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Between March 1860 and June 1926, 796 illustrated monthly issues of the London-based Baily's Magazine of Sports and Pastimes appeared in 125 volumes. No indoor pastimes were covered by Baily's. The sports covered were generally those needing considerable wealth to indulge in, such as hunting and horse-racing. Cricket was covered, but the working man's football was ignored and motoring was eventually to make an appearance. A curious feature of the magazine was that until 1889 each volume contained seven numbers, resulting in each volume commencing with a different month for seven years. Profiles of sportsmen, discussions about breeding polo ponies, and stirring accounts of wolf-hunting in Normandy were supplemented by serial fiction and verse on relevant topics. The introduction which deals with the history of Baily's takes the form of a long extract from the magazine's final issue with a few additions by Harte, a former sports-writer and now an enthusiastic sports historian. His later postscript outlines the sometimes fraught history of the Baily family business. There is also an 1891 extract from Baily's concerning earlier sporting periodicals. Changes to the magazine's format and contents are recorded in brief notes at the appropriate points in the index. Despite the title, this book is not an index. It is simply a massive chronological listing of contents and illustrations with the addition of identifying where possible the internal and external authors behind the pseudonyms and abbreviations. Comparing Harte's Index with the original we can see from the April 1871 issue that he helpfully identifies the pseudonyms of 'Old Calabar' as the suitably aristocratic Theobald de Vismes and the poet 'Amphion' as the scarcely better known George Tyrrell. Less helpfully he abbreviates an article's original title of 'William Mortimer: The Master of Old Surrey' to the much less useful 'Portrait and Biography—William Mortimer'. A monograph on the principal writers in the magazine is promised. The lack of an index means that Harte's massive labours are somewhat difficult to access. Anyone interested in the poetry of hunting or hoping to use Baily's to trace the rise of golf will find much material of interest, but will have to do almost as much work as flicking through the actual volumes.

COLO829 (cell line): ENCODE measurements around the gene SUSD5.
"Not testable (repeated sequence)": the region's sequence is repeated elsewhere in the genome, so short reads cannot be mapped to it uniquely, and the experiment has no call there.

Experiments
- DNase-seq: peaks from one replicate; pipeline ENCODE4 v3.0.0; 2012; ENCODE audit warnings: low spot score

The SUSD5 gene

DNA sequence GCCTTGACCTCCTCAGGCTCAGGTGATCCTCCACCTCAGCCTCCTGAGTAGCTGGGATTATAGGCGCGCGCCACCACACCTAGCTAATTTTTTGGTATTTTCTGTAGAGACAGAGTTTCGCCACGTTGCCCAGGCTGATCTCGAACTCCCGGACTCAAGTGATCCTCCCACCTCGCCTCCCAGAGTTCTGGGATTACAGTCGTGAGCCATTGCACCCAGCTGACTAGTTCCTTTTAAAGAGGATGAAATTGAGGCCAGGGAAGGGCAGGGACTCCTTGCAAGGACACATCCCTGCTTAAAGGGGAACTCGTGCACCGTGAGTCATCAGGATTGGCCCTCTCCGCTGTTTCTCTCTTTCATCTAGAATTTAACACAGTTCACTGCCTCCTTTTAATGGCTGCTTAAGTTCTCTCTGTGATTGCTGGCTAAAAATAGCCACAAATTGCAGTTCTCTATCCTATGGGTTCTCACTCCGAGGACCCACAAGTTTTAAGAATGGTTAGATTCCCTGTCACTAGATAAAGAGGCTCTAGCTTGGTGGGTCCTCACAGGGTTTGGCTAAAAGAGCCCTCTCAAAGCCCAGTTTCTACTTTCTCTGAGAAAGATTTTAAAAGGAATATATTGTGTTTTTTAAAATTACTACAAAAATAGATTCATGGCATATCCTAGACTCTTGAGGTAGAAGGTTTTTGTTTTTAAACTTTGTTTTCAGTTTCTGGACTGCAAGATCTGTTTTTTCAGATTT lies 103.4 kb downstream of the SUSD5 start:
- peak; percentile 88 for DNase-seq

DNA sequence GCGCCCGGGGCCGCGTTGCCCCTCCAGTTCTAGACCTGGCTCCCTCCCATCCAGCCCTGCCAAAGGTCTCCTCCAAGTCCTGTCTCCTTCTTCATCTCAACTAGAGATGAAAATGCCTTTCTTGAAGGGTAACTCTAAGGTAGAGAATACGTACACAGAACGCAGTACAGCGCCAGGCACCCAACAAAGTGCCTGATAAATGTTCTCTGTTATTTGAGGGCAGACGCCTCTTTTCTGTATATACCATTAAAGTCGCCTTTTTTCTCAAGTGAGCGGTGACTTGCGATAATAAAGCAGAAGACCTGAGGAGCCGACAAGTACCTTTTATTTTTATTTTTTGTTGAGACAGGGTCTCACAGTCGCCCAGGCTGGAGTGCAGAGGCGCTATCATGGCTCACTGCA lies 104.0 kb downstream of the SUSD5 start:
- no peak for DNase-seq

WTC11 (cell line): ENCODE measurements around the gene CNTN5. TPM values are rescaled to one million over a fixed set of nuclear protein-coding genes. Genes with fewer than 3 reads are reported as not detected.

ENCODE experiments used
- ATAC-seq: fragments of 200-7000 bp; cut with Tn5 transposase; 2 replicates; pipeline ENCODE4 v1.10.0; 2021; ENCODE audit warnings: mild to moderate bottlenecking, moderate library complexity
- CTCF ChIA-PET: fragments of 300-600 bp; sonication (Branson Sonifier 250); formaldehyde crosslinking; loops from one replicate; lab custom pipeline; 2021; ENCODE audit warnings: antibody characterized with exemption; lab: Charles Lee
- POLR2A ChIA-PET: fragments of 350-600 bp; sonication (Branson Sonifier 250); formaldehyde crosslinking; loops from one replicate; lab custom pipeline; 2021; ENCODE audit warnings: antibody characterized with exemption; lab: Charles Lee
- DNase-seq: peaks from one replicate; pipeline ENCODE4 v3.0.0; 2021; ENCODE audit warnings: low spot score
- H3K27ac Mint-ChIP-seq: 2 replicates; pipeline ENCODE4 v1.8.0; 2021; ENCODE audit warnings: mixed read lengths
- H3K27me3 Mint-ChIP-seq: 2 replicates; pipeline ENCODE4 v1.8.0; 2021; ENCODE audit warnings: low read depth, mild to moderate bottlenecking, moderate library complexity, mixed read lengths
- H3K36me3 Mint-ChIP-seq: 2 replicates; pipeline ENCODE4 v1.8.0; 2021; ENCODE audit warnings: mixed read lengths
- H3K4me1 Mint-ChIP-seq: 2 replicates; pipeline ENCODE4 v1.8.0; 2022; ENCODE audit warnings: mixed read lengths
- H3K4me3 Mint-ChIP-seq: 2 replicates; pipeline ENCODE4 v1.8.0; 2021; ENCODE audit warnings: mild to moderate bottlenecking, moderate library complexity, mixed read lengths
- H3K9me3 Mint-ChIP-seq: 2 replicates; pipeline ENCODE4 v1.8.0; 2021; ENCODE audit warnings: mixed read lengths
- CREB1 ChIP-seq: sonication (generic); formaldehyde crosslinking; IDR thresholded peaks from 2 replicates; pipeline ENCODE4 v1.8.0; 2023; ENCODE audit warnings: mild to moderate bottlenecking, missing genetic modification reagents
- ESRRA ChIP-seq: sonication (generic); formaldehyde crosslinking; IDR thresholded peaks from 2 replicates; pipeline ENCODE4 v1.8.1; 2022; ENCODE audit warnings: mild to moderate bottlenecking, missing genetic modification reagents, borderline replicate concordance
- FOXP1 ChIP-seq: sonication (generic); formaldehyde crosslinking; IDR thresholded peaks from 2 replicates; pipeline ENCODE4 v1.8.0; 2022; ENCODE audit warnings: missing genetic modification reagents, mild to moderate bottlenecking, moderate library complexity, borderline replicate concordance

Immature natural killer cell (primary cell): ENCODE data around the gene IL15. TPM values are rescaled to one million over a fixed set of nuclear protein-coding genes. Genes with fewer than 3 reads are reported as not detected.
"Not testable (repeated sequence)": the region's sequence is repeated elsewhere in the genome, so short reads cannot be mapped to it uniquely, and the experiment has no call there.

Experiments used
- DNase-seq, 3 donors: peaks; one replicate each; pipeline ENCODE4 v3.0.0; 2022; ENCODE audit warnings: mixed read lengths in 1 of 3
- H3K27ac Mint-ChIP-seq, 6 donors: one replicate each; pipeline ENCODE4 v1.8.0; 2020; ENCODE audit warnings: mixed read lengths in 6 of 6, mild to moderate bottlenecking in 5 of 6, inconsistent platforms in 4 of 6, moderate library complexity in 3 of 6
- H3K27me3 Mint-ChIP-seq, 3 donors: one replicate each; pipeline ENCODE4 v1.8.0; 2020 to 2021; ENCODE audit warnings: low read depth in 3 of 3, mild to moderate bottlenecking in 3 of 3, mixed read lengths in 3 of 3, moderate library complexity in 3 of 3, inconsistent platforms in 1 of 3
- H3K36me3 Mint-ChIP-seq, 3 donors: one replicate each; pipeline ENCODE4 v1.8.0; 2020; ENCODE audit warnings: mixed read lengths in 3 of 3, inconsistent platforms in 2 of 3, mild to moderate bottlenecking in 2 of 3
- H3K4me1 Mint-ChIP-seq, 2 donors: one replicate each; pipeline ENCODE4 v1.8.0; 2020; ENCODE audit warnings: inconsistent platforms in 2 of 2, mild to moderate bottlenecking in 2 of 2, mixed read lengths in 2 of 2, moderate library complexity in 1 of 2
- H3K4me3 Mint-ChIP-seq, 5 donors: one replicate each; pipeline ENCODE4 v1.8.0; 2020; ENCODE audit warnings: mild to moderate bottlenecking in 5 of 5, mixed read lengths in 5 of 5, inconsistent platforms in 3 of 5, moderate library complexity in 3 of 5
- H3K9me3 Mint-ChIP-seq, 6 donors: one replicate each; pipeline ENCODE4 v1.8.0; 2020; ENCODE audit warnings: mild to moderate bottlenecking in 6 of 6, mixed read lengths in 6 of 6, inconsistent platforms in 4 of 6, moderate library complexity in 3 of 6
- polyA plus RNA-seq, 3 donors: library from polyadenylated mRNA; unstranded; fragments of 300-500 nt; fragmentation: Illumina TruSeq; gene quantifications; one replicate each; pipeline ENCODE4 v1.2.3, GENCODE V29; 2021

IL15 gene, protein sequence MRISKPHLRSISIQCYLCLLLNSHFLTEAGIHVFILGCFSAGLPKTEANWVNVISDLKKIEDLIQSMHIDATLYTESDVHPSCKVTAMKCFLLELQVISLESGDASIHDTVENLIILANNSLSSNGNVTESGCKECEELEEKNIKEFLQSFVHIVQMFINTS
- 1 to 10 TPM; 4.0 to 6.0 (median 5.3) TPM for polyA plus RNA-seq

In 1963 John Sparrow delivered the Sandars lectures in bibliography at Cambridge. The resulting book, copiously illustrated, was published by Cambridge University Press in 1969 as Visible Words. The lectures were drawn from his own travels, especially in Italy, and very largely from books on his own shelves. It reveals a person who barely appears in the present book, which gives few details of his book collecting or its scholarly range beyond an enthusiasm for A. E. Housman. Yet collecting dominated many of his leisure hours, whether finding and swapping books with his friends (he could be a generous donor), or adding to the shelves of books bound in limp [End Page 97] vellum, many in neo-Latin, for which he had a particular attachment. His quest for multiple copies of Mark Pattison's Memoirs was towards a project that was never completed but emerged a little in his Clark lectures on Mark Pattison and the Idea of a University. Raina's book is part biography, and part a selection of letters, many of them trivial. It traverses some familiar ground, notably the Lady Chatterley trial and debates about the place of All Souls in modern Oxford. But those who expect to learn about bibliophily, or indeed some of his closest friends, will be disappointed. He himself would have been more than...